Environment officials warned at a conference Tuesday that overfishing and deforestation threaten to destroy the unique ecosystem of the Tonle Sap lake.
“The great lake’s [environment] will become unsustainable as long as people are engaged in overfishing,” said Khy Tainglim, vice chairman of the Cambodian National Mekong Committee, in a speech at the conference.
The committee, in conjunction with the Mekong River Commission, is holding a three-day seminar on the topic of Southeast Asia’s largest lake. The conference at the Juliana Hotel, sponsored by the UN Development Program, ends this evening.
Officials at the conference warned that the increase in floating villages on the lake is putting pressure on the ecosystem. A new report by the Mekong River Commission released at the seminar also said that waste from the fishing industry discarded in the lake causes pollution and algae blooms.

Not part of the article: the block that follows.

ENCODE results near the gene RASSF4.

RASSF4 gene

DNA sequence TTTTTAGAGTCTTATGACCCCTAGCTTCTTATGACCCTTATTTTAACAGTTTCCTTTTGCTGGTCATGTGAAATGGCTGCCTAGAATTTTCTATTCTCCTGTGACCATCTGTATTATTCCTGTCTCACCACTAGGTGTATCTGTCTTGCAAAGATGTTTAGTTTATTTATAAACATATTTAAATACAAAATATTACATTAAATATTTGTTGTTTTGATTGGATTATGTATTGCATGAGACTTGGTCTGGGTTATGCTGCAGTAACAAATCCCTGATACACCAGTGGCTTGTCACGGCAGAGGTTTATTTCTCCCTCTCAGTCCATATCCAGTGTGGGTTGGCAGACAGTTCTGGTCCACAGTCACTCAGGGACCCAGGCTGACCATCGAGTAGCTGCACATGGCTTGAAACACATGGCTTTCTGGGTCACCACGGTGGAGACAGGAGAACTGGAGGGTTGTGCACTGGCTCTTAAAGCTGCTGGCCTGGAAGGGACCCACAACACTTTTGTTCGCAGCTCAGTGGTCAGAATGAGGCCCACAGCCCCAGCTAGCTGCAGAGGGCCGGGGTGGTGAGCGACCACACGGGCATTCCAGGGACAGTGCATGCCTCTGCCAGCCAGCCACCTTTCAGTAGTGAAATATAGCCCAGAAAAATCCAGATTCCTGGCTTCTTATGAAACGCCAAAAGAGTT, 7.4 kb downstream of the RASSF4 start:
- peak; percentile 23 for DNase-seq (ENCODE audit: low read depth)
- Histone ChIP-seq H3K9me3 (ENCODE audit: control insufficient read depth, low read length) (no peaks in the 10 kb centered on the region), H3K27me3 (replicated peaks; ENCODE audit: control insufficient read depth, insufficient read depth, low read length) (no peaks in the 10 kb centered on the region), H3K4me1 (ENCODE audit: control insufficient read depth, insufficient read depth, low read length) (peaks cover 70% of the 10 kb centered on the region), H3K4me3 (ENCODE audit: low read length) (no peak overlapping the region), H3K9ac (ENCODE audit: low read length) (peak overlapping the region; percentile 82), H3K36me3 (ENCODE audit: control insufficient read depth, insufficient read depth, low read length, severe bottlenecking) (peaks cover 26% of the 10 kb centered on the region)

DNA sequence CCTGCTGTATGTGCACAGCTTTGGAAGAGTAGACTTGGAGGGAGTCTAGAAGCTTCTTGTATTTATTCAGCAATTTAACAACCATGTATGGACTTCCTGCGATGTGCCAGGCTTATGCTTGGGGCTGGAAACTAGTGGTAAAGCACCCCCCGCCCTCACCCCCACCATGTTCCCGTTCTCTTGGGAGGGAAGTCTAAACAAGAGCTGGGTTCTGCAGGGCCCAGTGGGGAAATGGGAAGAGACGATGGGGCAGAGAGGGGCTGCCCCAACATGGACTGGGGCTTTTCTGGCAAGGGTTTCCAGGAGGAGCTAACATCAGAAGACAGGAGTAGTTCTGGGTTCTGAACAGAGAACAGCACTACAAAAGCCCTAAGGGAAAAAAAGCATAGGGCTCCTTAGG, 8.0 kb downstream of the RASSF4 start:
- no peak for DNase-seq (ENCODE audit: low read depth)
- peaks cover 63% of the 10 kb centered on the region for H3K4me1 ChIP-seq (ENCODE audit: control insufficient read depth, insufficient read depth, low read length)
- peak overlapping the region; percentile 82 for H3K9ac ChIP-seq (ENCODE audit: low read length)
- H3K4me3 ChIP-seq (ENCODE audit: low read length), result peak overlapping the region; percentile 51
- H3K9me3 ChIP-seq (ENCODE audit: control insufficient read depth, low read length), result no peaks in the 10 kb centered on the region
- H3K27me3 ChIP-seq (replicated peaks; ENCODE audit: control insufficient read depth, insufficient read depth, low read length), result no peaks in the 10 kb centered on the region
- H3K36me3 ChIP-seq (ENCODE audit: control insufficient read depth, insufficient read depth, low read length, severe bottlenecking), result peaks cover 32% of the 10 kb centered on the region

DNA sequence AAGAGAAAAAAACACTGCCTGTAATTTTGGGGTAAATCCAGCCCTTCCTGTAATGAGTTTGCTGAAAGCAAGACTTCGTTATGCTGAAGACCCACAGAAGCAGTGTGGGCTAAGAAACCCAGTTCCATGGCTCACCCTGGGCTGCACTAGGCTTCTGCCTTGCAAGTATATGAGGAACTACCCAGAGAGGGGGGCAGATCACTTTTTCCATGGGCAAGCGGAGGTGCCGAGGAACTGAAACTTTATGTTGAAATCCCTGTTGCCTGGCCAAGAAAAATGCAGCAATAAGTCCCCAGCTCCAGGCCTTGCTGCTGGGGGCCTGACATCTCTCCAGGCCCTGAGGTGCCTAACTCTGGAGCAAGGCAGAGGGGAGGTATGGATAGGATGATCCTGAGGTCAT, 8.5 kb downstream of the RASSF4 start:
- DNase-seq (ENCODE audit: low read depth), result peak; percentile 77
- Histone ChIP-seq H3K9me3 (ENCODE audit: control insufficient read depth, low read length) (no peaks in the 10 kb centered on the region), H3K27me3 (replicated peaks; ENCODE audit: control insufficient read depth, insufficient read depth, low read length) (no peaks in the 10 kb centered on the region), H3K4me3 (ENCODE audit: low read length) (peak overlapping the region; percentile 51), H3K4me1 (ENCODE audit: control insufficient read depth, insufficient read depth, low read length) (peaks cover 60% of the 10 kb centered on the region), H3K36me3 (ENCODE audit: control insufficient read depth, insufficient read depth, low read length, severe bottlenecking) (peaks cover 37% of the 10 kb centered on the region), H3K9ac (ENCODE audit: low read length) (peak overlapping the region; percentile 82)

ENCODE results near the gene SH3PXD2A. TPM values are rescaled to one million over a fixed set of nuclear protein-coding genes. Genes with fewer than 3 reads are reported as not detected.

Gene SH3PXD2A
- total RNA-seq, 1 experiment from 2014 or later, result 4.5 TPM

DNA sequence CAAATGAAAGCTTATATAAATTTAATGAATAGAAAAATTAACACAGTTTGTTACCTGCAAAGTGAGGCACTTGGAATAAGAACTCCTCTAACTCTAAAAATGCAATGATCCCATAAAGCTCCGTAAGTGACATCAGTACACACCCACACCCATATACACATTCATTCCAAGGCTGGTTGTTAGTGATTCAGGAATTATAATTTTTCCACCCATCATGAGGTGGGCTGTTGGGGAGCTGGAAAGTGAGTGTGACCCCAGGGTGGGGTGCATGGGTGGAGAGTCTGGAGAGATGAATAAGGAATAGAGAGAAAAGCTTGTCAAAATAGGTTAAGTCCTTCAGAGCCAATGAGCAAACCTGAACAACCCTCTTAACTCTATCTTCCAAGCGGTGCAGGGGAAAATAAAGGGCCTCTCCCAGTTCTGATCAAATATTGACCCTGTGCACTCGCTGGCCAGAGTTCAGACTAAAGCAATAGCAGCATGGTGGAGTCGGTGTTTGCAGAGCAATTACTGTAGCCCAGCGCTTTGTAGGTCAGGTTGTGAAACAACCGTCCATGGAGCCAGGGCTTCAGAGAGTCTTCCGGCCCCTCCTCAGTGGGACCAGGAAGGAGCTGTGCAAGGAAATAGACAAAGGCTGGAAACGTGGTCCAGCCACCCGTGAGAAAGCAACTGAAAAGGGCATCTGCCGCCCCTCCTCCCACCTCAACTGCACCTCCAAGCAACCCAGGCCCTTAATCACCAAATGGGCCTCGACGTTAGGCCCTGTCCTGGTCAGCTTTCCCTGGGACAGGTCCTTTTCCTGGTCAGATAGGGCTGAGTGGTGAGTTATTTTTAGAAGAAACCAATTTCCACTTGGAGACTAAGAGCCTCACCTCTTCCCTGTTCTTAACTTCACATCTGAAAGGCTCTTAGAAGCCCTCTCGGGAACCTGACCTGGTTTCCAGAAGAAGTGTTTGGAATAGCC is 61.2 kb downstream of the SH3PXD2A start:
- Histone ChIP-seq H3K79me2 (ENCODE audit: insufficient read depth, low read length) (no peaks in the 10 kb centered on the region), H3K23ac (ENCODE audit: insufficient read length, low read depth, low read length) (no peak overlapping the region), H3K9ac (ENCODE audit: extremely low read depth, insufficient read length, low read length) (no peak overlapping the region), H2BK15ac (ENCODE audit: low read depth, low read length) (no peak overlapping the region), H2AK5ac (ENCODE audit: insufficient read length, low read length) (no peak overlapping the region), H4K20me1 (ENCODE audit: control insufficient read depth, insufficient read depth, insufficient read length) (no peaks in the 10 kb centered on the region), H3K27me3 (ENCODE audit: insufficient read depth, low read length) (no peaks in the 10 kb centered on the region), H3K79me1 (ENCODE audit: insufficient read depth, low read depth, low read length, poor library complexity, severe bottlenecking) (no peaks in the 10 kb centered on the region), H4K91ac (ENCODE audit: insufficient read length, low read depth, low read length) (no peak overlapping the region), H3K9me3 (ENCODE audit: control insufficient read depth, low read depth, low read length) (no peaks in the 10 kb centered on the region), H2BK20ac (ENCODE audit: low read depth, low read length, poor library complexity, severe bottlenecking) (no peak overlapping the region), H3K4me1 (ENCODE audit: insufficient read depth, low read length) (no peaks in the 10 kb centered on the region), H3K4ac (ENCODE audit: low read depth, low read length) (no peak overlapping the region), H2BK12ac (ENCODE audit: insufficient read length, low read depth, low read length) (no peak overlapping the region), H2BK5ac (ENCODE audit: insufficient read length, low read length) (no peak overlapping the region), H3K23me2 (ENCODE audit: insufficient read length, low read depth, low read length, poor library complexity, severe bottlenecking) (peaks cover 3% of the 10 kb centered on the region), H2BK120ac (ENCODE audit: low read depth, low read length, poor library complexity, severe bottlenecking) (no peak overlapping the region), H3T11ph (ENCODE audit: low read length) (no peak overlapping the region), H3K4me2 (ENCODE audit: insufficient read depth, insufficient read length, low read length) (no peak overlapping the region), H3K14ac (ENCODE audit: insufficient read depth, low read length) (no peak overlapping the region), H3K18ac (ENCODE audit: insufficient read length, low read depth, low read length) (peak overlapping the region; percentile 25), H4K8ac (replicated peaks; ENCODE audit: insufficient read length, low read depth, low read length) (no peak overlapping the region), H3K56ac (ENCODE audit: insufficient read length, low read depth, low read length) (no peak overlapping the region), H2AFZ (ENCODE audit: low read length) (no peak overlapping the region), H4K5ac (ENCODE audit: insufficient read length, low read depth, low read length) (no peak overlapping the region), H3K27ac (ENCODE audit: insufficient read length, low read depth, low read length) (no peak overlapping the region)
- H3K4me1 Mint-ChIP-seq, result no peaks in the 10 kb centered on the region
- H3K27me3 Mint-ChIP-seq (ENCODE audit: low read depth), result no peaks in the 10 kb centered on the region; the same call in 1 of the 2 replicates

In addition, Minister of Environment Mok Mareth said deforestation surrounding the lake is causing heavy sedimentation that disrupts the ecosystem.
The chief causes of the sedimentation are villagers collecting brush for firewood along the banks of the river, and farming on the flood plain when the lake is low, according to the Mekong River Commission report.
The Tonle Sap is unique because it expands and decreases in size during the wet and dry seasons. It is home to numerous species of birds who roost there in the dry season, and is the spawning ground of 215 of the approximately 400 species of fish found in the Mekong River system, according to a Unesco report.